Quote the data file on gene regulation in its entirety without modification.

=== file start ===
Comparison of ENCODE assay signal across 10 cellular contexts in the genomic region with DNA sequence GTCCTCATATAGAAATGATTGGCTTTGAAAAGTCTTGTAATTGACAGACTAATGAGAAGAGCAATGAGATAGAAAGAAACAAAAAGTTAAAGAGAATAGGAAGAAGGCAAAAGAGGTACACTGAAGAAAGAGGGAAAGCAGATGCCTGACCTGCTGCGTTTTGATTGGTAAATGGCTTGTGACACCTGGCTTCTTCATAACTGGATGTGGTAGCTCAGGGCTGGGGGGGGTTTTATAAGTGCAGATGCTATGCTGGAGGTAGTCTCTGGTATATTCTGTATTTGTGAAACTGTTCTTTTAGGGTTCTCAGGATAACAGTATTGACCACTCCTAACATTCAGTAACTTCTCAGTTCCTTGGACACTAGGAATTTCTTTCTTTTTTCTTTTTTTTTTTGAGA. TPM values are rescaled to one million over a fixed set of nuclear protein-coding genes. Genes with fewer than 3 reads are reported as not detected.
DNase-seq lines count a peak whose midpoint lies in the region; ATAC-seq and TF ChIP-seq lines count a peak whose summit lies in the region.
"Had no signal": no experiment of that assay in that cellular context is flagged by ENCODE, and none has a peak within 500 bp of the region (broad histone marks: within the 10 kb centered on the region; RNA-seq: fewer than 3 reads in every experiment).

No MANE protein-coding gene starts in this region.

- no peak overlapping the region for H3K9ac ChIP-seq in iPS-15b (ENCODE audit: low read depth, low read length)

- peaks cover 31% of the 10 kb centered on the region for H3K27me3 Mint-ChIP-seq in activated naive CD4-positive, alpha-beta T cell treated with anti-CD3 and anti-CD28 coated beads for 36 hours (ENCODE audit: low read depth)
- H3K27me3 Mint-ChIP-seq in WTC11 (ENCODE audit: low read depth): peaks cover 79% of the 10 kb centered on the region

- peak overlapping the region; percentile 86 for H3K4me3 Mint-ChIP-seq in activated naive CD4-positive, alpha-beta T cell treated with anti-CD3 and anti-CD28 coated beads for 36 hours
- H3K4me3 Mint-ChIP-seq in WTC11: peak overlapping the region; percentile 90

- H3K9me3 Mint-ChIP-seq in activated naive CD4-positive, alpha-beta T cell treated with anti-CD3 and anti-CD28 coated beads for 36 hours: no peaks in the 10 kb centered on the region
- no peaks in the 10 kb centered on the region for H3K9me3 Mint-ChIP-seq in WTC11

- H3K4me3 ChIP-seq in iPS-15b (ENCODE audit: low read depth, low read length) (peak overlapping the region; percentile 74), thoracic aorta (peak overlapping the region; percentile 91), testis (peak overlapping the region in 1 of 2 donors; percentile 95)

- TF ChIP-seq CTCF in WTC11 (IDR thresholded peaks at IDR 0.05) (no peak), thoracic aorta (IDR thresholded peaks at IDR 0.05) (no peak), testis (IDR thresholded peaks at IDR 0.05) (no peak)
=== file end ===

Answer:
Comparison of ENCODE assay signal across 10 cellular contexts in the genomic region with DNA sequence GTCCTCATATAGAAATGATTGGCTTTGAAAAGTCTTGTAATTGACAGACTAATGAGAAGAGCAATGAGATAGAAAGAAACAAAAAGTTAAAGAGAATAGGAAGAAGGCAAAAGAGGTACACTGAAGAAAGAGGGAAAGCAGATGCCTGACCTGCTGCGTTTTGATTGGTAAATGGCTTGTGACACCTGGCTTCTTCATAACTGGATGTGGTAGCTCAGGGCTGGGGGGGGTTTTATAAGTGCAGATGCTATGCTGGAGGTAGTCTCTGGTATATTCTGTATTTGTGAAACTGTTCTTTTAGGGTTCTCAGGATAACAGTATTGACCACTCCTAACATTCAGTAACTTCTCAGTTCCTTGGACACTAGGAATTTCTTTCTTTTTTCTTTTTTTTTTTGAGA. TPM values are rescaled to one million over a fixed set of nuclear protein-coding genes. Genes with fewer than 3 reads are reported as not detected.
DNase-seq lines count a peak whose midpoint lies in the region; ATAC-seq and TF ChIP-seq lines count a peak whose summit lies in the region.
"Had no signal": no experiment of that assay in that cellular context is flagged by ENCODE, and none has a peak within 500 bp of the region (broad histone marks: within the 10 kb centered on the region; RNA-seq: fewer than 3 reads in every experiment).

No MANE protein-coding gene starts in this region.

- no peak overlapping the region for H3K9ac ChIP-seq in iPS-15b (ENCODE audit: low read depth, low read length)

- peaks cover 31% of the 10 kb centered on the region for H3K27me3 Mint-ChIP-seq in activated naive CD4-positive, alpha-beta T cell treated with anti-CD3 and anti-CD28 coated beads for 36 hours (ENCODE audit: low read depth)
- H3K27me3 Mint-ChIP-seq in WTC11 (ENCODE audit: low read depth): peaks cover 79% of the 10 kb centered on the region

- peak overlapping the region; percentile 86 for H3K4me3 Mint-ChIP-seq in activated naive CD4-positive, alpha-beta T cell treated with anti-CD3 and anti-CD28 coated beads for 36 hours
- H3K4me3 Mint-ChIP-seq in WTC11: peak overlapping the region; percentile 90

- H3K9me3 Mint-ChIP-seq in activated naive CD4-positive, alpha-beta T cell treated with anti-CD3 and anti-CD28 coated beads for 36 hours: no peaks in the 10 kb centered on the region
- no peaks in the 10 kb centered on the region for H3K9me3 Mint-ChIP-seq in WTC11

- H3K4me3 ChIP-seq in iPS-15b (ENCODE audit: low read depth, low read length) (peak overlapping the region; percentile 74), thoracic aorta (peak overlapping the region; percentile 91), testis (peak overlapping the region in 1 of 2 donors; percentile 95)

- TF ChIP-seq CTCF in WTC11 (IDR thresholded peaks at IDR 0.05) (no peak), thoracic aorta (IDR thresholded peaks at IDR 0.05) (no peak), testis (IDR thresholded peaks at IDR 0.05) (no peak)